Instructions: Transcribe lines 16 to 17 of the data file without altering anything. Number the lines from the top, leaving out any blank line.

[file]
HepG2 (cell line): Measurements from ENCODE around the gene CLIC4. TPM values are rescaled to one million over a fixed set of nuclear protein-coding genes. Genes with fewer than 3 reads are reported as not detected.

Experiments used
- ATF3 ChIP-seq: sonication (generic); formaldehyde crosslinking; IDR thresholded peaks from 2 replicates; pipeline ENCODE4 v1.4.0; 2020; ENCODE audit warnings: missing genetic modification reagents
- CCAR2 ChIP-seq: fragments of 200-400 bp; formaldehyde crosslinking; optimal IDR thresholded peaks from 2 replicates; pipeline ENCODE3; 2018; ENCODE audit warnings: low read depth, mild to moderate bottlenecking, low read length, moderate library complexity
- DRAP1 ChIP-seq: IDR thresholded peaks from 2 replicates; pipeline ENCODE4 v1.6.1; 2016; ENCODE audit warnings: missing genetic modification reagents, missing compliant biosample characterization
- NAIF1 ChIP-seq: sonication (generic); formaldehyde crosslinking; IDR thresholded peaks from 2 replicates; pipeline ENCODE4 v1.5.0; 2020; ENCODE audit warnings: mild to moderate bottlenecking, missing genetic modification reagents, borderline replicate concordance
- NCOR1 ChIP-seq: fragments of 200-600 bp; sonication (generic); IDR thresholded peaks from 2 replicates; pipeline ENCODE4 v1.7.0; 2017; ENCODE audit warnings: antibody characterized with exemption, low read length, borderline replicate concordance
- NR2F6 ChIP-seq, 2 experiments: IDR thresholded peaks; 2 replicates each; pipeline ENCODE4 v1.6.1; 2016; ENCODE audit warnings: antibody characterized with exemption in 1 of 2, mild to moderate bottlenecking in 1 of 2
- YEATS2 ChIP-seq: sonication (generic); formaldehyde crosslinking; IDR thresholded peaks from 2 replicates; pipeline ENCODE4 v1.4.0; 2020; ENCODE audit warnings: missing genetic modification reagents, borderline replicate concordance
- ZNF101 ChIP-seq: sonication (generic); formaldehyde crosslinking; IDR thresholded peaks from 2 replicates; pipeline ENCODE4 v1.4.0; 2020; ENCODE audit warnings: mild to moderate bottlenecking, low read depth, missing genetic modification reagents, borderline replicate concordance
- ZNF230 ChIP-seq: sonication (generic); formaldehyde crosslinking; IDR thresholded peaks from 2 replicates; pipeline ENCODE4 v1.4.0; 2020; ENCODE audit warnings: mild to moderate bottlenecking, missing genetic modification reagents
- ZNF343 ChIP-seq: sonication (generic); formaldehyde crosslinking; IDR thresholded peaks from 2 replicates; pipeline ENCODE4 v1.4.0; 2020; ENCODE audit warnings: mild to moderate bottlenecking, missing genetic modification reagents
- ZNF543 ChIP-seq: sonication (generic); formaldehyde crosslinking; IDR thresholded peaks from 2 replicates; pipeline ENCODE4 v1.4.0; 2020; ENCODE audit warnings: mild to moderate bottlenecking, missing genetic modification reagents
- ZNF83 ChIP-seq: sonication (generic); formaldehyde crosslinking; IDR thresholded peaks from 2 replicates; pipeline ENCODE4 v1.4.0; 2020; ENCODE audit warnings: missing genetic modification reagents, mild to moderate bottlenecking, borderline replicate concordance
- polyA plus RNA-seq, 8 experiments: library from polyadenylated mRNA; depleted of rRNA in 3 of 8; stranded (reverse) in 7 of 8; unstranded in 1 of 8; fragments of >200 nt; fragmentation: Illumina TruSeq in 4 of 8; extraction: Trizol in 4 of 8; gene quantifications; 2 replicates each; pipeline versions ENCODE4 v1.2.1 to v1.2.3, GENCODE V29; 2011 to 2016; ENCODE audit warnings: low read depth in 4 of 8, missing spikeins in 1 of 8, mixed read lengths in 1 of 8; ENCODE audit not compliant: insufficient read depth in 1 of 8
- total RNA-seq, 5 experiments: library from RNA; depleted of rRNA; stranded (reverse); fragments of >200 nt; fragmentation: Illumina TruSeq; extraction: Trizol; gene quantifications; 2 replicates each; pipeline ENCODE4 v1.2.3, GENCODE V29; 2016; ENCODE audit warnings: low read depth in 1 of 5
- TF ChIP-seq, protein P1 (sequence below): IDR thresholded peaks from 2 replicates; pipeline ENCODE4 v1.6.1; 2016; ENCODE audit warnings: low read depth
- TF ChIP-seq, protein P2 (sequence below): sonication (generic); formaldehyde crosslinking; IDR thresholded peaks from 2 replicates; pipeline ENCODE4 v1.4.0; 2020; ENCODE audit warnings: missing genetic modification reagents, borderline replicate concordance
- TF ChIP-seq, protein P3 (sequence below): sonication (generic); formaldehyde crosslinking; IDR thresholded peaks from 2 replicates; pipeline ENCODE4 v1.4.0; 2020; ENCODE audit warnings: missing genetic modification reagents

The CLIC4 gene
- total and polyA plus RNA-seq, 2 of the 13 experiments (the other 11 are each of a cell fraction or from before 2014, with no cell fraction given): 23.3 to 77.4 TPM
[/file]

- total RNA-seq, 5 experiments: library from RNA; depleted of rRNA; stranded (reverse); fragments of >200 nt; fragmentation: Illumina TruSeq; extraction: Trizol; gene quantifications; 2 replicates each; pipeline ENCODE4 v1.2.3, GENCODE V29; 2016; ENCODE audit warnings: low read depth in 1 of 5
- TF ChIP-seq, protein P1 (sequence below): IDR thresholded peaks from 2 replicates; pipeline ENCODE4 v1.6.1; 2016; ENCODE audit warnings: low read depth